Traditionally in cybersecurity, technology is the central focus. Adversaries act; security controls respond. But Richard Ford of Forcepoint says it is time to change the dynamic with a shift to human-centered security.
The latest ISMG Security Report leads off with a look at the growing industry of mobile spyware designed exclusively for governments, but often misused to track citizens and activists. Also, Australia's push to get allies to adopt tools to counter encryption.
A ransomware attack on a provider of oxygen therapy has resulted in the second largest health data breach posted on the HHS tally so far this year. It's the largest ransomware-related incident listed on the "wall of shame."
When asked, "What's your container strategy?" the majority of CISOs will respond by asking: "What's a container?" So says Tenable's Gavin Millard, who sees ongoing confusion about how containers can help organizations not only move to the cloud but stay secure, provided they're correctly managed.
Rapid patching and adoption of updated software has long been a "must do" security imperative. But as WannaCry demonstrated, many organizations have yet to master the patch-management challenge, says Jack Huffard, president and COO of Tenable.
What factors are security leaders weighing today when making decisions about investments to protect their organizations tomorrow? Neustar's Joseph Loveless comments on results of ISMG's new Strategic Cybersecurity Investments Study.
A former Qualys customer for more than a decade, Mark Butler is now the company's CISO. And one of his jobs is to help spread the word to other security leaders about the vendor's vulnerability management solutions.
Defense starts with awareness. And Dr. Paul Vixie of Farsight Security says awareness begins with tactical observations that can be gleaned from scanning Internet traffic. Vixie details how real-time contextual data can bolster security.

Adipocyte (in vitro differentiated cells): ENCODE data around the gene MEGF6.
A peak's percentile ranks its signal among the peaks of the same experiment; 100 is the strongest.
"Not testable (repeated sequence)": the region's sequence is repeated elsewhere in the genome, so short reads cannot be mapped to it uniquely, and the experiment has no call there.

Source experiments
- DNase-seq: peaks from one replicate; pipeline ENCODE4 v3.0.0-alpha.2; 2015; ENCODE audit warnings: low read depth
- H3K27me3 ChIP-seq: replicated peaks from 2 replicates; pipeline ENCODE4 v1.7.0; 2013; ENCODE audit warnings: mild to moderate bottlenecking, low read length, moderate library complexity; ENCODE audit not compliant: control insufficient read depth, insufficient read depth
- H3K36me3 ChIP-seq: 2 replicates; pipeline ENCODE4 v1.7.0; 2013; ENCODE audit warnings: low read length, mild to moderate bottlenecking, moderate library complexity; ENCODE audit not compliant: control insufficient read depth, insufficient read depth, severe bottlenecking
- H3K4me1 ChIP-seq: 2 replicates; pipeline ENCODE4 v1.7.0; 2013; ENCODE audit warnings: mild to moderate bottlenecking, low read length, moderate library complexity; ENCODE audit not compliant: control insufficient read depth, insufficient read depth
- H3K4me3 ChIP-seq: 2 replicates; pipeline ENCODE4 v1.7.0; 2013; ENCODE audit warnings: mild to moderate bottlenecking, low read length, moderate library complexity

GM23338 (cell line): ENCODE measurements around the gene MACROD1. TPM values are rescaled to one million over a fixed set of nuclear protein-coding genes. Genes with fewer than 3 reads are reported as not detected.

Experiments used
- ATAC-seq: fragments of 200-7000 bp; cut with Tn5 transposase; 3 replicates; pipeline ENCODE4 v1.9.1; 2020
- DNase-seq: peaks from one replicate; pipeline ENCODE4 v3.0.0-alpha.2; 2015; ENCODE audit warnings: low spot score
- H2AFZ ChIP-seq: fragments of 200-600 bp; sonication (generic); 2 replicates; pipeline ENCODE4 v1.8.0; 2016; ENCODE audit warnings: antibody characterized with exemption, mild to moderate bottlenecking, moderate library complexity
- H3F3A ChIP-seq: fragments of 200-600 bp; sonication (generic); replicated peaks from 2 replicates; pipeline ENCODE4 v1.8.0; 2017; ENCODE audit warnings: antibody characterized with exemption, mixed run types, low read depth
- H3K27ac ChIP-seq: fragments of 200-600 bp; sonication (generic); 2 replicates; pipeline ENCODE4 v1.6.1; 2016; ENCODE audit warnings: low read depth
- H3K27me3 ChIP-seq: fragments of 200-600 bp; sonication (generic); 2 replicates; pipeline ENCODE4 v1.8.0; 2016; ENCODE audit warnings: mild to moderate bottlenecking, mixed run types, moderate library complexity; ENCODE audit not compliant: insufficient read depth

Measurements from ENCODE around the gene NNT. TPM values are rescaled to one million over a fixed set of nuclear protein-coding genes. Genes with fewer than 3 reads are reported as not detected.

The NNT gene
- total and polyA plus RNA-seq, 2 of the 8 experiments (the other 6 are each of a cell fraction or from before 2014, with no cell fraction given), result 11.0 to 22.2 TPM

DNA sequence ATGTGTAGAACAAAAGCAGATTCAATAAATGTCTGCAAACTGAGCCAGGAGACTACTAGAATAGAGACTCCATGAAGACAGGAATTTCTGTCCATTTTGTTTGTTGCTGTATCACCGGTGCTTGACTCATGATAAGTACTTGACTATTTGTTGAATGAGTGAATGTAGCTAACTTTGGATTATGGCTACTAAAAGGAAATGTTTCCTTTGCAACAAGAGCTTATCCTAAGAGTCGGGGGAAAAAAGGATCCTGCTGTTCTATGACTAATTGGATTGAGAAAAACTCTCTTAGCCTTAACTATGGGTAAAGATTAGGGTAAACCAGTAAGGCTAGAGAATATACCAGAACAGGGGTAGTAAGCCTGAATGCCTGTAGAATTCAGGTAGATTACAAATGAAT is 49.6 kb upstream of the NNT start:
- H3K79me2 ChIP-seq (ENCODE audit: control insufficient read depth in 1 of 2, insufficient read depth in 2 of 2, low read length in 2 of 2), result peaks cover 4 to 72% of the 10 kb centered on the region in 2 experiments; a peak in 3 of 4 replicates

Members of Parliament in Britain have had their remote email access suspended following an apparent brute-force hack attempt aimed at exploiting weak passwords to gain access to their accounts. Officials say fewer than 90 email accounts appear to have been breached.
Worried about the use of encryption by terrorists, Australia plans to lobby its key signal intelligence partners at a meeting in Canada for the creation of new legal powers that would allow access to scrambled communications. But Australia says it doesn't want backdoors. So what does it want?
Opportunistic attackers may have breached some Parliament email accounts by brute-force guessing their way into accounts with weak passwords. But such a breach is hardly the "cyberattack" some are making it out to be.
Health insurer Anthem has agreed to a proposed $115 million deal to settle a class action lawsuit over a 2015 cyberattack that resulted in data breach affecting nearly 78.9 million individuals. If approved, lawyers say it would be the largest data breach settlement ever.
The Mirai botnet is just the most high-profile example of the new weaponization of DDoS. Attacks are stronger than ever, and multilayer defenses are needed to prevent disruption and distraction, says Darren Anstee of Arbor Networks.